Red Sox Owner’s Purchase of Boston Globe Worries Journalists (NYT)
As the list of potential purchasers of The Boston Globe leaked out, the newspaper’s longtime sportswriter and columnist Bob Ryan said his only thought was: Please, let it be anyone but John Henry. “This was the last circumstance anyone would want,” Ryan said Saturday of Henry’s purchase of the Globe and other media properties from The New York Times Company for $70 million. “It’s nothing anyone would wish. It’s scary, to say the least, for all involved.” Nieman Journalism Lab $70 million is a remarkable price. When The New York Times Company bought the Globe in 1993 from the Taylor family — which was one of the bidders to regain it — it paid $1.1 billion. With 20 years of inflation, that would be $1.78 billion today. That means the Globe is worth less than 4 percent of what it was then, without even including in the Worcester Telegram & Gazette and other assets included in Saturday’s deal. CJR / The Audit Who knows? The man who turned around the Red Sox may be just the person to turn around the financial fortunes of the Globe, which has underperformed financially even among a damaged newspaper industry and even as it has more than held its own editorially. Henry hasn’t said much about how he intends to fix the paper, and it’s fair to wonder if even he knows. But, sad to say, the conflict of a baseball club owning a newspaper is even more acute than a newspaper owning a ball club. FishbowlNY Henry, a Boston resident for the past 10 years, owns Fenway Sports Group (FSG). That company owns the Boston Red Sox and the soccer club Liverpool F.C. FSG also owns Fenway Park and 80 percent of the New England Sports Network.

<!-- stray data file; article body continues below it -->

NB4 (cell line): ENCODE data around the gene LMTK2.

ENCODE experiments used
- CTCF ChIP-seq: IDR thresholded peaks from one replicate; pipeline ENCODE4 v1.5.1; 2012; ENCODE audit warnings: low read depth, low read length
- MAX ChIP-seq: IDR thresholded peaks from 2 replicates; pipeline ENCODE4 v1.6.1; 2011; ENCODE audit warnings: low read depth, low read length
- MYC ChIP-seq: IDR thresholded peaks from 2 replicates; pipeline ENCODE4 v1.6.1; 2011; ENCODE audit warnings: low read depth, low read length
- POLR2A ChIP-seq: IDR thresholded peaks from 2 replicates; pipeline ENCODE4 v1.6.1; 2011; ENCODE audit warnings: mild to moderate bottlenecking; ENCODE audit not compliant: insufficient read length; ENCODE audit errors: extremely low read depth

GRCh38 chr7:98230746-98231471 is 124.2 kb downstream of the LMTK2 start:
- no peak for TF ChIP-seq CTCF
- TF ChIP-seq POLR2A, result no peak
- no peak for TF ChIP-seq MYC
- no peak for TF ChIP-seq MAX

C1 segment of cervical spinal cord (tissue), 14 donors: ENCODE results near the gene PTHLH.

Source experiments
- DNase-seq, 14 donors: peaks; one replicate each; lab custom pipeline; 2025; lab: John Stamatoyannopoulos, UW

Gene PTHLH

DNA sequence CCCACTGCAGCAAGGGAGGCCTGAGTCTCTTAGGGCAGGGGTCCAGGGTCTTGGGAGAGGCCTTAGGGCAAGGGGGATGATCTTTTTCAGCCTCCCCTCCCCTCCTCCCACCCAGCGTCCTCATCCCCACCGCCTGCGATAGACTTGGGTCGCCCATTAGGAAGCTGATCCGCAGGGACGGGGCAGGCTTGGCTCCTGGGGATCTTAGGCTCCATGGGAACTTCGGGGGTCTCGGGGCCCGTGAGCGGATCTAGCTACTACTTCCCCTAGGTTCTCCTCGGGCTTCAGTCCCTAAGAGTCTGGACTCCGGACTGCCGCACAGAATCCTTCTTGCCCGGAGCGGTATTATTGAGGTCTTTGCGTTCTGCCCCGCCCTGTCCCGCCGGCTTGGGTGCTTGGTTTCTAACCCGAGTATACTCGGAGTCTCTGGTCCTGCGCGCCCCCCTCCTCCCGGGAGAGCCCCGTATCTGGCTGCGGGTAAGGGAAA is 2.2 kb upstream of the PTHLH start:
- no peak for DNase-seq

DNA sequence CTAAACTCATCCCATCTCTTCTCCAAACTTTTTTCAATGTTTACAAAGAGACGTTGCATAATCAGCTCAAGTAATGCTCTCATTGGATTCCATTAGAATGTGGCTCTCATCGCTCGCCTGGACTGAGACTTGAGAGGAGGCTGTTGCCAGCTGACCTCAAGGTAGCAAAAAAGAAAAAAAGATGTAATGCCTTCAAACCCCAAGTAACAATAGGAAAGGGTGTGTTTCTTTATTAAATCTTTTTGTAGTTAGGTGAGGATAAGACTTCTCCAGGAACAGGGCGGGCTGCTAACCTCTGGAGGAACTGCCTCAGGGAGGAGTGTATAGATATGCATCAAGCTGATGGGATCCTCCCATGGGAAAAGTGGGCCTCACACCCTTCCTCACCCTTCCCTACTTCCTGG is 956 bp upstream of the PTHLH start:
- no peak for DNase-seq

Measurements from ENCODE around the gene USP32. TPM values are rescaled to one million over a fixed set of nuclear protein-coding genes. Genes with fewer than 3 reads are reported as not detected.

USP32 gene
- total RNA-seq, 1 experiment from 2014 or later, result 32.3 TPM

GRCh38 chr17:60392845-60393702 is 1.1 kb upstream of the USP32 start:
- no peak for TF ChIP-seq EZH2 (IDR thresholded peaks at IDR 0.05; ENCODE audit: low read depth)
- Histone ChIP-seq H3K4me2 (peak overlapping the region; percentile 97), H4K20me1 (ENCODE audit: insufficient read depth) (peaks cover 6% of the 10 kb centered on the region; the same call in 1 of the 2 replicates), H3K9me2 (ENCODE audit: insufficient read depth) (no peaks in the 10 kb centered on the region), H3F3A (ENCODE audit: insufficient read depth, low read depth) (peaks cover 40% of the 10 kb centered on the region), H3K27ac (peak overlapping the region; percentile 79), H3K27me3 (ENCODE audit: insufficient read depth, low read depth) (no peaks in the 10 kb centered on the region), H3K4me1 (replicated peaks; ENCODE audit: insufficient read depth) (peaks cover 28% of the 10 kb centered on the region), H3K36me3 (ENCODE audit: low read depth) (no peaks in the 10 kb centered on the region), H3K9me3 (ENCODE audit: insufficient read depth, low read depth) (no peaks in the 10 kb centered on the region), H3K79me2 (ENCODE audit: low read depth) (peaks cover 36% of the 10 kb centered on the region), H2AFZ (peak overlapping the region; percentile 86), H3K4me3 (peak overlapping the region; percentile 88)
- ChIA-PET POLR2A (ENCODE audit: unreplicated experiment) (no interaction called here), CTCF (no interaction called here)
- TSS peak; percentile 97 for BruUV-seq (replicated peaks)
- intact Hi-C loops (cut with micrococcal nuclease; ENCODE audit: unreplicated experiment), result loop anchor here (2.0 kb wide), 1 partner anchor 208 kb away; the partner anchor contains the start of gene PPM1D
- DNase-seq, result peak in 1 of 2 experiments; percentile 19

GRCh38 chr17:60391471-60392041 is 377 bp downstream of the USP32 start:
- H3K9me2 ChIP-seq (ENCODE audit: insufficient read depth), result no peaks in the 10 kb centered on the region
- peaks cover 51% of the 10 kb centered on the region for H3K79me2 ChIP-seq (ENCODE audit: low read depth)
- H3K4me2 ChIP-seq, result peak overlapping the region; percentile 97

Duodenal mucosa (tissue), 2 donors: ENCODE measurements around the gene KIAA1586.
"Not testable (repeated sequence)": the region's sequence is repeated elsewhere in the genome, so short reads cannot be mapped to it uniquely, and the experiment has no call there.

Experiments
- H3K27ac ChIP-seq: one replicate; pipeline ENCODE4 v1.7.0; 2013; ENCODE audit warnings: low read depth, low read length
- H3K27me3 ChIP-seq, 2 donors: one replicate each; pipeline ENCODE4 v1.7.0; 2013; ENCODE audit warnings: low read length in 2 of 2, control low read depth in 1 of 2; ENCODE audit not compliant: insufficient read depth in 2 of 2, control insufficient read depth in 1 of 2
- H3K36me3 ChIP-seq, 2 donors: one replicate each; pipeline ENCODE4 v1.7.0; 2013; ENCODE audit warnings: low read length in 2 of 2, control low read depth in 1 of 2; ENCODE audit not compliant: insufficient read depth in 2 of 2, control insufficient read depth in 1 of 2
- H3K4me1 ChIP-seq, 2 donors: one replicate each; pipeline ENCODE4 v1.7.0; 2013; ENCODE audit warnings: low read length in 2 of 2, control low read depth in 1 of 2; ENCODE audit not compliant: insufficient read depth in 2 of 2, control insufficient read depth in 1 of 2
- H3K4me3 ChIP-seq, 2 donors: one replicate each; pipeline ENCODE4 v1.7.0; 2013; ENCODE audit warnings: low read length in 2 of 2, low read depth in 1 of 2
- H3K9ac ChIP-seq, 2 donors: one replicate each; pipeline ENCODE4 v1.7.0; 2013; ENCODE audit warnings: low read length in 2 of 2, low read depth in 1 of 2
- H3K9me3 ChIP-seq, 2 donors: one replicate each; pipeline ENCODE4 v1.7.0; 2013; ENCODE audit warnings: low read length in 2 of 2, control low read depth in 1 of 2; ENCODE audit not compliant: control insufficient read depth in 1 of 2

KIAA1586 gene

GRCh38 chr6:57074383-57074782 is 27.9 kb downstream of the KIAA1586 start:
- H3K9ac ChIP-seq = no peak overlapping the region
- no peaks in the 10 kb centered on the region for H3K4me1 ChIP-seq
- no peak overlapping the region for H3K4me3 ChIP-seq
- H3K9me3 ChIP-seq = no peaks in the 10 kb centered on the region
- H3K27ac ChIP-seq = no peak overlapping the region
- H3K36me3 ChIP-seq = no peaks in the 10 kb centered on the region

Chris Hansen Leaving NBC News (TVNewser)
NBC Dateline anchor Chris Hansen is leaving NBC News, a source close to the anchor confirms to TVNewser. Hansen, a 20-year veteran of NBC, is best known for his hidden camera reports such as To Catch a Predator and The Hansen Files. More recently, his personal life became tabloid fodder. TV Guide Hansen apparently became expendable after Dateline‘s increased reliance on narrative-driven, long-form stories, most of them murder mysteries. He had most recently been specializing in investigations into online-related crime and fraud. TheWrap / MediaAlley Hansen’s To Catch A Predator — in which he confronted men who tried to set up sexual encounters with children — was a ratings success in the mid-2000s, but was discontinued in 2007 after one man caught in a sting committed suicide.
Ellen DeGeneres Set as Oscars Host for 2014 Academy Awards (Variety)
And the next host of the Academy Awards is… Ellen DeGeneres. It will be DeGeneres’ second tour of duty as Oscar host, having previously emceed the 79th annual Academy Awards in 2007 and earning an Emmy nomination. The popular syndicated talkshow host also fronted the Emmys in 2001 and 2005 (co-hosting them in 2003). FishbowlNY There are so many show-open possibilities that come to mind for DeGeneres under the tutelage of telecast producers Neil Meron and Craig Zadan.